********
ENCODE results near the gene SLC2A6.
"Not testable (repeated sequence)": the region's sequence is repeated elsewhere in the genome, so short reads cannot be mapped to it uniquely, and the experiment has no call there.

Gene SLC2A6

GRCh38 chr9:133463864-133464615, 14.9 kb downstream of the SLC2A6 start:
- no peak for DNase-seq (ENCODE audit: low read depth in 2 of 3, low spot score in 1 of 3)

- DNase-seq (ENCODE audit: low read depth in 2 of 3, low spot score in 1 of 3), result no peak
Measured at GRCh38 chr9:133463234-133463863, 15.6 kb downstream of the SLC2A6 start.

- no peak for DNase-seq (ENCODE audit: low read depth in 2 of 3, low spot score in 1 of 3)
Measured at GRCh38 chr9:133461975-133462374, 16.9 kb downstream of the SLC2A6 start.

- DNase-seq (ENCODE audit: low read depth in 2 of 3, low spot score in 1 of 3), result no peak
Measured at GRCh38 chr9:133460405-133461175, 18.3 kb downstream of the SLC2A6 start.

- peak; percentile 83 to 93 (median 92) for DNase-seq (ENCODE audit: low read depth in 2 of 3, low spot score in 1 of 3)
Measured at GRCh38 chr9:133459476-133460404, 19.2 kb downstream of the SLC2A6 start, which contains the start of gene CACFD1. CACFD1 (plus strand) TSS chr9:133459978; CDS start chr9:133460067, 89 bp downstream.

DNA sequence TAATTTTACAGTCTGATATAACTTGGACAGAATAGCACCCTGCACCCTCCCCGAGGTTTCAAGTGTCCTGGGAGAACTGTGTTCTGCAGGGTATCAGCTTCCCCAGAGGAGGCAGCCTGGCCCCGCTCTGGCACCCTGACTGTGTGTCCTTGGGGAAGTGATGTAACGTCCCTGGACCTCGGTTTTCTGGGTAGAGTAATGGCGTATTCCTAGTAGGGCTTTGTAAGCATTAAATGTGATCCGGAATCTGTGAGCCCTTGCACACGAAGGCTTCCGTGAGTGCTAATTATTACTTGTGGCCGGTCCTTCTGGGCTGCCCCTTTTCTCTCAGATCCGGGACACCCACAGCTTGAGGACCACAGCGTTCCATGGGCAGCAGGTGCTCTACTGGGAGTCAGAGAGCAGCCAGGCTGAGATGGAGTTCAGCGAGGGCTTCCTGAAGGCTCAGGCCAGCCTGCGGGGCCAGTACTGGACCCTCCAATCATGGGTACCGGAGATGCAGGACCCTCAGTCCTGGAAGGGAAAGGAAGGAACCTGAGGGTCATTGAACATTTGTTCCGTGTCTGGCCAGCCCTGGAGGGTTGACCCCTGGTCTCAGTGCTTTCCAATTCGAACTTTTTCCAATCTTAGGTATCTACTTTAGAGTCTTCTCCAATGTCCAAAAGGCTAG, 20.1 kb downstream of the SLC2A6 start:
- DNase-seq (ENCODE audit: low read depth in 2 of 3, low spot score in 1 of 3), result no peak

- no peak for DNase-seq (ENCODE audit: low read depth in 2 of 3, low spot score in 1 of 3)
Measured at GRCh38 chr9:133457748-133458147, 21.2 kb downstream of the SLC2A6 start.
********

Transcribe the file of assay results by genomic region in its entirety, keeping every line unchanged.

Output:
ENCODE results near the gene SLC2A6.
"Not testable (repeated sequence)": the region's sequence is repeated elsewhere in the genome, so short reads cannot be mapped to it uniquely, and the experiment has no call there.

Gene SLC2A6

GRCh38 chr9:133463864-133464615, 14.9 kb downstream of the SLC2A6 start:
- no peak for DNase-seq (ENCODE audit: low read depth in 2 of 3, low spot score in 1 of 3)

- DNase-seq (ENCODE audit: low read depth in 2 of 3, low spot score in 1 of 3), result no peak
Measured at GRCh38 chr9:133463234-133463863, 15.6 kb downstream of the SLC2A6 start.

- no peak for DNase-seq (ENCODE audit: low read depth in 2 of 3, low spot score in 1 of 3)
Measured at GRCh38 chr9:133461975-133462374, 16.9 kb downstream of the SLC2A6 start.

- DNase-seq (ENCODE audit: low read depth in 2 of 3, low spot score in 1 of 3), result no peak
Measured at GRCh38 chr9:133460405-133461175, 18.3 kb downstream of the SLC2A6 start.

- peak; percentile 83 to 93 (median 92) for DNase-seq (ENCODE audit: low read depth in 2 of 3, low spot score in 1 of 3)
Measured at GRCh38 chr9:133459476-133460404, 19.2 kb downstream of the SLC2A6 start, which contains the start of gene CACFD1. CACFD1 (plus strand) TSS chr9:133459978; CDS start chr9:133460067, 89 bp downstream.

DNA sequence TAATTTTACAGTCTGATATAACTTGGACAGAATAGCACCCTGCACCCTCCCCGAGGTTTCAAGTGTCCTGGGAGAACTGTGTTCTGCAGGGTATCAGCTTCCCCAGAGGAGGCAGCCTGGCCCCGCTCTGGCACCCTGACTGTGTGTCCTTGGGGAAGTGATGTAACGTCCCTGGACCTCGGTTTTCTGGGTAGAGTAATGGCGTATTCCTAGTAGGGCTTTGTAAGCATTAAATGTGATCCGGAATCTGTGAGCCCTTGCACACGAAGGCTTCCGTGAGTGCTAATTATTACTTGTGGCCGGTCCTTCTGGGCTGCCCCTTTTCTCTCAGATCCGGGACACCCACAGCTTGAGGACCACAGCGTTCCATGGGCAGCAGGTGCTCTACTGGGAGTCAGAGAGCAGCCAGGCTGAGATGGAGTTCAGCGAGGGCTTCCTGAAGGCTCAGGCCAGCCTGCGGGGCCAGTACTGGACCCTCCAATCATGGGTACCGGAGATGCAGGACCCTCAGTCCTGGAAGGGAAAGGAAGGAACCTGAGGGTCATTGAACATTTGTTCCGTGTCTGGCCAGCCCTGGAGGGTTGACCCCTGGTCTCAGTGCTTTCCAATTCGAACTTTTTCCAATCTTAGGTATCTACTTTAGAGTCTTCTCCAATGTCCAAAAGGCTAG, 20.1 kb downstream of the SLC2A6 start:
- DNase-seq (ENCODE audit: low read depth in 2 of 3, low spot score in 1 of 3), result no peak

- no peak for DNase-seq (ENCODE audit: low read depth in 2 of 3, low spot score in 1 of 3)
Measured at GRCh38 chr9:133457748-133458147, 21.2 kb downstream of the SLC2A6 start.